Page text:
I am a camera and I call the photographs I create documentations. These “documentations” make up my body of work; I am the lense that captures moments I wish to keep. My art is based on the journey I take with the ‘camera’ and is an attempt to keep the memory as vivid as possible. For instance, if I woke up one day and the morning was gracious, I would paint it to preserve the feeling that it inspired.
I often use people as my subjects because I am intrigued with the chemistry I share with my models when I draw them. I like to have my models in the most comfortable state of body and mind. Humans are animate and being a model should not stop them from being this way. As much as I enjoy preserving the moment and the flowing action of human behaviours, I allow my strokes and colors to be free across the canvas.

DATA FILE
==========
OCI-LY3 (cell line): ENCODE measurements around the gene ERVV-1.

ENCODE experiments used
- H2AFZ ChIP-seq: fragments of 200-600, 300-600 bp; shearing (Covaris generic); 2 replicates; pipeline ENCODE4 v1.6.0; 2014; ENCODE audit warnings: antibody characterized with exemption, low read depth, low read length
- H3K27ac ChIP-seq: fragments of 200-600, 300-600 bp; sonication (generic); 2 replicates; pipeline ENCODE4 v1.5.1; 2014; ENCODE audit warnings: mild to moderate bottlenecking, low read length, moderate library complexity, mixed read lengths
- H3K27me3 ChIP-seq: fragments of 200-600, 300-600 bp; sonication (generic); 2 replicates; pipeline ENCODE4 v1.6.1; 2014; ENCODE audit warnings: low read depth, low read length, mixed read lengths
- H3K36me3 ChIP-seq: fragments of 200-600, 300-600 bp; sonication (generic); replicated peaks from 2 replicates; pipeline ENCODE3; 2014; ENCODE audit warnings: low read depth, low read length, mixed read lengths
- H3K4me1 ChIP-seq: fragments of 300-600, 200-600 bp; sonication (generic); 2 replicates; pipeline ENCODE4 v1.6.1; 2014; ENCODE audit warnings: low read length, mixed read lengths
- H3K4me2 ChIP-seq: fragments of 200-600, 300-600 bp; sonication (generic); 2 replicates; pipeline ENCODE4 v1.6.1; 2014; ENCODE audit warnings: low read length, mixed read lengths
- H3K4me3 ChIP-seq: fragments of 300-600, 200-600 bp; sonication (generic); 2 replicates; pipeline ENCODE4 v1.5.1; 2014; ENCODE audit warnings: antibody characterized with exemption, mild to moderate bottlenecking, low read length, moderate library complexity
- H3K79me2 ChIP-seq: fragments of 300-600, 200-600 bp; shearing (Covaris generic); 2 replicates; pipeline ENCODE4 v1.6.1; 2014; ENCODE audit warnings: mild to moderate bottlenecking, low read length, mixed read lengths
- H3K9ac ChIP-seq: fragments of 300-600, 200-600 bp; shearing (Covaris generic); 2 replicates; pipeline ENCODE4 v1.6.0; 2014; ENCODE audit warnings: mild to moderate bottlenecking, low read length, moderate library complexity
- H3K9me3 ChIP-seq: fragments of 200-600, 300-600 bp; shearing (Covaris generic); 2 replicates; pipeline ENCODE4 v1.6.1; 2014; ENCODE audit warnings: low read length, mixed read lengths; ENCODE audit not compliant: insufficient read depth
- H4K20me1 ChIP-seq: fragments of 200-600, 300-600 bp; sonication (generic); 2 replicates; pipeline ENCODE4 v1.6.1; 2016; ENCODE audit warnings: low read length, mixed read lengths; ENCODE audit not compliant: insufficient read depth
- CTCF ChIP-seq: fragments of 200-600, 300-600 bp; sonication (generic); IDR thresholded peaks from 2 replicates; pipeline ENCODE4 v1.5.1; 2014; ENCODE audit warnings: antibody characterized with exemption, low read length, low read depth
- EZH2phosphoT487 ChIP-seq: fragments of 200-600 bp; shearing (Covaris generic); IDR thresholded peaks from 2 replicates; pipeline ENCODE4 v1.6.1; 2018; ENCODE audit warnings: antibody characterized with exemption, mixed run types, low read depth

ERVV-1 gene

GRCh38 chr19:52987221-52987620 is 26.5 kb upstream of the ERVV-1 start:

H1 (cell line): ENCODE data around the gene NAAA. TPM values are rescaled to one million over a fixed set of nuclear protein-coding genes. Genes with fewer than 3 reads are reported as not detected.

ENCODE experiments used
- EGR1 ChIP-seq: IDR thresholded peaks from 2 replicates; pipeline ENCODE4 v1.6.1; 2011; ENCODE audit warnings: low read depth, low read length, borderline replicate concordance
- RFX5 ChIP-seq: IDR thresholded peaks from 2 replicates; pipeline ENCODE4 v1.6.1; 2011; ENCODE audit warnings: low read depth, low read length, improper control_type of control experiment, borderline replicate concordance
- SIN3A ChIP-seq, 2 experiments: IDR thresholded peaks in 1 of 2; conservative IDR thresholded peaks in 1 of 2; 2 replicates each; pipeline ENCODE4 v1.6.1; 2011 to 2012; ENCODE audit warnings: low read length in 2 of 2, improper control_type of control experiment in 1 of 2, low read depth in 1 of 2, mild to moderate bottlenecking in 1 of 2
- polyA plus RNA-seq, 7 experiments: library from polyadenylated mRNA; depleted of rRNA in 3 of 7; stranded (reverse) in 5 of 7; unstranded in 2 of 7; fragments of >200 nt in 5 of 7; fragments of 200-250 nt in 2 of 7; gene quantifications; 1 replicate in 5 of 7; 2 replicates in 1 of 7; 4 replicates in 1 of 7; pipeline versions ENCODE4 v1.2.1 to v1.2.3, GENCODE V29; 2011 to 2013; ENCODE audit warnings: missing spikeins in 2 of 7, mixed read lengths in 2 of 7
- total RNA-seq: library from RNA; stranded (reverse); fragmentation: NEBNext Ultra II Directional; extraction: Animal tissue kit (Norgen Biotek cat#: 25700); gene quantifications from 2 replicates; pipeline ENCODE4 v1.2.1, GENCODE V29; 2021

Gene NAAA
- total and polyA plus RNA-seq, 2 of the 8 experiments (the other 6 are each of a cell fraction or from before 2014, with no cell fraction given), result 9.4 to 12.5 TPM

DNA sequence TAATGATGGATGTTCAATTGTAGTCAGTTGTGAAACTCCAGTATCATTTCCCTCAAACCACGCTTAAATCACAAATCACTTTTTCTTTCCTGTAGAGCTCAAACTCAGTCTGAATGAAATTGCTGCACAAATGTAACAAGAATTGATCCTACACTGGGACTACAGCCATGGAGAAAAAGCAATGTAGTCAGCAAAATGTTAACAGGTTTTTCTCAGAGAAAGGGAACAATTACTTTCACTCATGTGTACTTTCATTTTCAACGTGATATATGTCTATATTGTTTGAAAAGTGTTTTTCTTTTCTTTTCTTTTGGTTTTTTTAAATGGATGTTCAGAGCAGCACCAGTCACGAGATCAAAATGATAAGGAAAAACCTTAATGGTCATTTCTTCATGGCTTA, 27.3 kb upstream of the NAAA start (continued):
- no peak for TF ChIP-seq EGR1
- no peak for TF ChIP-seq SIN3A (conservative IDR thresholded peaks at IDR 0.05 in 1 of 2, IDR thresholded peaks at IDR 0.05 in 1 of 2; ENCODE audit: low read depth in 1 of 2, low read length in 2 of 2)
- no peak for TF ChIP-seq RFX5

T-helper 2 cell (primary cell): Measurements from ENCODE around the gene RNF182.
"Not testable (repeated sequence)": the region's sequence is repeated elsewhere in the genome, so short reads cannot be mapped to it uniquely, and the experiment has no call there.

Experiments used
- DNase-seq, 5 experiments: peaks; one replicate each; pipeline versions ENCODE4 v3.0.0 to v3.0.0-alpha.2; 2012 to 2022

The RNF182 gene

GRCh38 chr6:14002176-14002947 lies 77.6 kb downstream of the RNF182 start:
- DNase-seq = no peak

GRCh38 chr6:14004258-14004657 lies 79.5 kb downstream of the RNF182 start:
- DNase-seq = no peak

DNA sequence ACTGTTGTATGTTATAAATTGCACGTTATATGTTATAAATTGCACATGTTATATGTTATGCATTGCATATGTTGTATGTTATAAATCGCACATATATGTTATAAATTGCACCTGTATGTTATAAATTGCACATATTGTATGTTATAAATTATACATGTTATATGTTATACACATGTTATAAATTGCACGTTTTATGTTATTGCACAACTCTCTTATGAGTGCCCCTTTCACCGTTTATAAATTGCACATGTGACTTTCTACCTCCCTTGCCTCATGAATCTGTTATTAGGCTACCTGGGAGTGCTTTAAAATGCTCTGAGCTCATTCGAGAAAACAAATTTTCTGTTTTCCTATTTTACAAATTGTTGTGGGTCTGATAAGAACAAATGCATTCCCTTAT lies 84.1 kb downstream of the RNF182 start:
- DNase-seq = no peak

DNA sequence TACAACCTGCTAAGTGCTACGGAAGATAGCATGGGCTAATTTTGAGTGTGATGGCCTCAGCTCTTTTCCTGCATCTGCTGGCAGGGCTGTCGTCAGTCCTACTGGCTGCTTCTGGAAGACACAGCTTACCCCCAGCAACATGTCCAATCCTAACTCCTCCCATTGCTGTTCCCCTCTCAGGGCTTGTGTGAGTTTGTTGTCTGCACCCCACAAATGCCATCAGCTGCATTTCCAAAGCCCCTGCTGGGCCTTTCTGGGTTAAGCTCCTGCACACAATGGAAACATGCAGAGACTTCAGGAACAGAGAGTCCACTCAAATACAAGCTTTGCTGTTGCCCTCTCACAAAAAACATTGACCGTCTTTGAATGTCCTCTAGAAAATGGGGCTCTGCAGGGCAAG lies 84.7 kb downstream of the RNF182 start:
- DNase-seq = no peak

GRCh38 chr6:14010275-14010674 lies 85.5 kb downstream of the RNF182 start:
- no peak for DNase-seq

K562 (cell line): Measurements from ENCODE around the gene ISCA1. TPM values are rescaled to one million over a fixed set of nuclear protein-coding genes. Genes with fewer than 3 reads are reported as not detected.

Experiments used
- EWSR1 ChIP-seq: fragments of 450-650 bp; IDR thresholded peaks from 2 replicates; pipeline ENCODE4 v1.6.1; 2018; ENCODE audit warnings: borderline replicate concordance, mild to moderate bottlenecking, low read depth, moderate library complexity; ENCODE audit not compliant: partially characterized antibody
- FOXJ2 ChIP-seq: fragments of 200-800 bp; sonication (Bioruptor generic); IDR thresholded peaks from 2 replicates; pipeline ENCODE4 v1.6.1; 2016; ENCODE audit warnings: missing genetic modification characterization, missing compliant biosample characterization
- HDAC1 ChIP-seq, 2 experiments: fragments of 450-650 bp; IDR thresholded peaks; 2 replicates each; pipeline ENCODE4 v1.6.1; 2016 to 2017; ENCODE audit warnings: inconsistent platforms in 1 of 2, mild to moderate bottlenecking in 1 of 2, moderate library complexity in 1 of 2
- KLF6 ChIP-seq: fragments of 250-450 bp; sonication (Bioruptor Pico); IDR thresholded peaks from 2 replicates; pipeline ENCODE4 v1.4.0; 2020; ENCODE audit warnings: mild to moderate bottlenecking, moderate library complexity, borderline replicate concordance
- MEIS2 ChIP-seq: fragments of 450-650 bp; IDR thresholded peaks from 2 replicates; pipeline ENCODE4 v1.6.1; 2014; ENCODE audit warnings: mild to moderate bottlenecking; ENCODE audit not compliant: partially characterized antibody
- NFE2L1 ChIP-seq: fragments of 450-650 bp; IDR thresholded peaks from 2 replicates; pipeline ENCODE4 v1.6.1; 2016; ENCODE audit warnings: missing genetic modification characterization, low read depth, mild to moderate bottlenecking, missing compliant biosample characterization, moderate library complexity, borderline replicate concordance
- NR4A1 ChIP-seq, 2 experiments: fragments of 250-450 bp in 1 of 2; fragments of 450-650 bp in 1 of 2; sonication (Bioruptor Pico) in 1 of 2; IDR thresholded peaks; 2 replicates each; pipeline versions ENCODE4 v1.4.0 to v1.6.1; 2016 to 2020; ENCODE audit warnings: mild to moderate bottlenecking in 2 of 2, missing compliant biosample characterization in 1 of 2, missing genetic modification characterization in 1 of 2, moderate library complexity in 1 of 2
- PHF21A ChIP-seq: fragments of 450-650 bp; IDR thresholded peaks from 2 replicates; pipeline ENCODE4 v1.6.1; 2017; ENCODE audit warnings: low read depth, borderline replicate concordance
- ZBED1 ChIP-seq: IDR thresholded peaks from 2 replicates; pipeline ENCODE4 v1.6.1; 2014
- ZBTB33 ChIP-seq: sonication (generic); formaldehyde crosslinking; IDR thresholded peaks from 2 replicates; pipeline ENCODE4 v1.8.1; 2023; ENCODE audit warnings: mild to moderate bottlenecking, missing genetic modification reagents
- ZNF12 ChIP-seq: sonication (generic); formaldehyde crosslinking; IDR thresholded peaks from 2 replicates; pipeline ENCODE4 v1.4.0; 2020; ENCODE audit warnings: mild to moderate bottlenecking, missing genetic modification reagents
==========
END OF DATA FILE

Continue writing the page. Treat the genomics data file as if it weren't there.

The fascination of painting people using my color scheme is an answer to my condition of Projecting Synesthesia. It’s not any major medical issue to be worried about but it’s been part of me for most of my life. After spending so many years learning about colors and shapes, it naturally became part of my vision. People with Projecting Synthesia are able to see the actual colors and shapes when stimulated, which explains a lot in my paintings and goes back to my personal relationships. Observing people allows me to see their colors and as they share more information about themselves with me, the colors and forms get more and more vivid. This condition is beneficial, yet it’s very distracting. Using this condition as a benefit to my process has allowed me to present a successful body of work.